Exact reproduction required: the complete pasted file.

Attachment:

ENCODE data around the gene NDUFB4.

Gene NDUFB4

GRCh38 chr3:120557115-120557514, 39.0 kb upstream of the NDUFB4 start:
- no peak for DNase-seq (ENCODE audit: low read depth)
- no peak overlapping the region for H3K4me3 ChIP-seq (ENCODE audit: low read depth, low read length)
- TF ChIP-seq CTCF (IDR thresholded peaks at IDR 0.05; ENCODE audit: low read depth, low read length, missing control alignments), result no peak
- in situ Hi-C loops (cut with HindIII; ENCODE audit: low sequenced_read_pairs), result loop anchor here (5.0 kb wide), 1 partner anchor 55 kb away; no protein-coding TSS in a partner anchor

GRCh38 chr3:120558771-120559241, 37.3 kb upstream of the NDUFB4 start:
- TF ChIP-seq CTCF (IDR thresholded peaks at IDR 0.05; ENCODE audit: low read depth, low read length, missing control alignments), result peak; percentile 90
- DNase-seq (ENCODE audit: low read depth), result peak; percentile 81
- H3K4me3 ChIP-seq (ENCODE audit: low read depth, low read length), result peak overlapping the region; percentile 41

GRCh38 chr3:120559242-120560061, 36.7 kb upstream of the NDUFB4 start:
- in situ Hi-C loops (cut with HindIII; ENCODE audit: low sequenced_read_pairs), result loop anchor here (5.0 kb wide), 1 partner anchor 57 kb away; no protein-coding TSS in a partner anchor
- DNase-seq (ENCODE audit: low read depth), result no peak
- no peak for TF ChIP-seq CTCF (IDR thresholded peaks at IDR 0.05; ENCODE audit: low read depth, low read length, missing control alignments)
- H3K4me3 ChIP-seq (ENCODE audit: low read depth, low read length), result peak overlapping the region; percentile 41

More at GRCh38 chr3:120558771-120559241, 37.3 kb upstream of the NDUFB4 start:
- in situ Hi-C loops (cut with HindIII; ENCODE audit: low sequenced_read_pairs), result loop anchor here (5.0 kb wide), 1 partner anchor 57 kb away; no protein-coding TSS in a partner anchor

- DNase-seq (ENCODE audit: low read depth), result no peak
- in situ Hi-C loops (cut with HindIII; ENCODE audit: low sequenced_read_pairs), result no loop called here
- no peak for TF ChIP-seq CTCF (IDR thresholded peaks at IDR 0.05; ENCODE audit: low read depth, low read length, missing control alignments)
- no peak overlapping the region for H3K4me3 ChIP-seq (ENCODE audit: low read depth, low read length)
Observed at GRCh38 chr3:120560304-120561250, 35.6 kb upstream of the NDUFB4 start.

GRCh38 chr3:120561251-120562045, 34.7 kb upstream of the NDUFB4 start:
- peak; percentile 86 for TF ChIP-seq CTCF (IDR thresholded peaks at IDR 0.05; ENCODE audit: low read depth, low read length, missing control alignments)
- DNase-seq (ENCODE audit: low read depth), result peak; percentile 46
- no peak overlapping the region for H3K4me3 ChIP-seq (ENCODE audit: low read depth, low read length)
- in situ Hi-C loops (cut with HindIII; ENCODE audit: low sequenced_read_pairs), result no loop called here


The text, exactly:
ENCODE data around the gene NDUFB4.

Gene NDUFB4

GRCh38 chr3:120557115-120557514, 39.0 kb upstream of the NDUFB4 start:
- no peak for DNase-seq (ENCODE audit: low read depth)
- no peak overlapping the region for H3K4me3 ChIP-seq (ENCODE audit: low read depth, low read length)
- TF ChIP-seq CTCF (IDR thresholded peaks at IDR 0.05; ENCODE audit: low read depth, low read length, missing control alignments), result no peak
- in situ Hi-C loops (cut with HindIII; ENCODE audit: low sequenced_read_pairs), result loop anchor here (5.0 kb wide), 1 partner anchor 55 kb away; no protein-coding TSS in a partner anchor

GRCh38 chr3:120558771-120559241, 37.3 kb upstream of the NDUFB4 start:
- TF ChIP-seq CTCF (IDR thresholded peaks at IDR 0.05; ENCODE audit: low read depth, low read length, missing control alignments), result peak; percentile 90
- DNase-seq (ENCODE audit: low read depth), result peak; percentile 81
- H3K4me3 ChIP-seq (ENCODE audit: low read depth, low read length), result peak overlapping the region; percentile 41

GRCh38 chr3:120559242-120560061, 36.7 kb upstream of the NDUFB4 start:
- in situ Hi-C loops (cut with HindIII; ENCODE audit: low sequenced_read_pairs), result loop anchor here (5.0 kb wide), 1 partner anchor 57 kb away; no protein-coding TSS in a partner anchor
- DNase-seq (ENCODE audit: low read depth), result no peak
- no peak for TF ChIP-seq CTCF (IDR thresholded peaks at IDR 0.05; ENCODE audit: low read depth, low read length, missing control alignments)
- H3K4me3 ChIP-seq (ENCODE audit: low read depth, low read length), result peak overlapping the region; percentile 41

More at GRCh38 chr3:120558771-120559241, 37.3 kb upstream of the NDUFB4 start:
- in situ Hi-C loops (cut with HindIII; ENCODE audit: low sequenced_read_pairs), result loop anchor here (5.0 kb wide), 1 partner anchor 57 kb away; no protein-coding TSS in a partner anchor

- DNase-seq (ENCODE audit: low read depth), result no peak
- in situ Hi-C loops (cut with HindIII; ENCODE audit: low sequenced_read_pairs), result no loop called here
- no peak for TF ChIP-seq CTCF (IDR thresholded peaks at IDR 0.05; ENCODE audit: low read depth, low read length, missing control alignments)
- no peak overlapping the region for H3K4me3 ChIP-seq (ENCODE audit: low read depth, low read length)
Observed at GRCh38 chr3:120560304-120561250, 35.6 kb upstream of the NDUFB4 start.

GRCh38 chr3:120561251-120562045, 34.7 kb upstream of the NDUFB4 start:
- peak; percentile 86 for TF ChIP-seq CTCF (IDR thresholded peaks at IDR 0.05; ENCODE audit: low read depth, low read length, missing control alignments)
- DNase-seq (ENCODE audit: low read depth), result peak; percentile 46
- no peak overlapping the region for H3K4me3 ChIP-seq (ENCODE audit: low read depth, low read length)
- in situ Hi-C loops (cut with HindIII; ENCODE audit: low sequenced_read_pairs), result no loop called here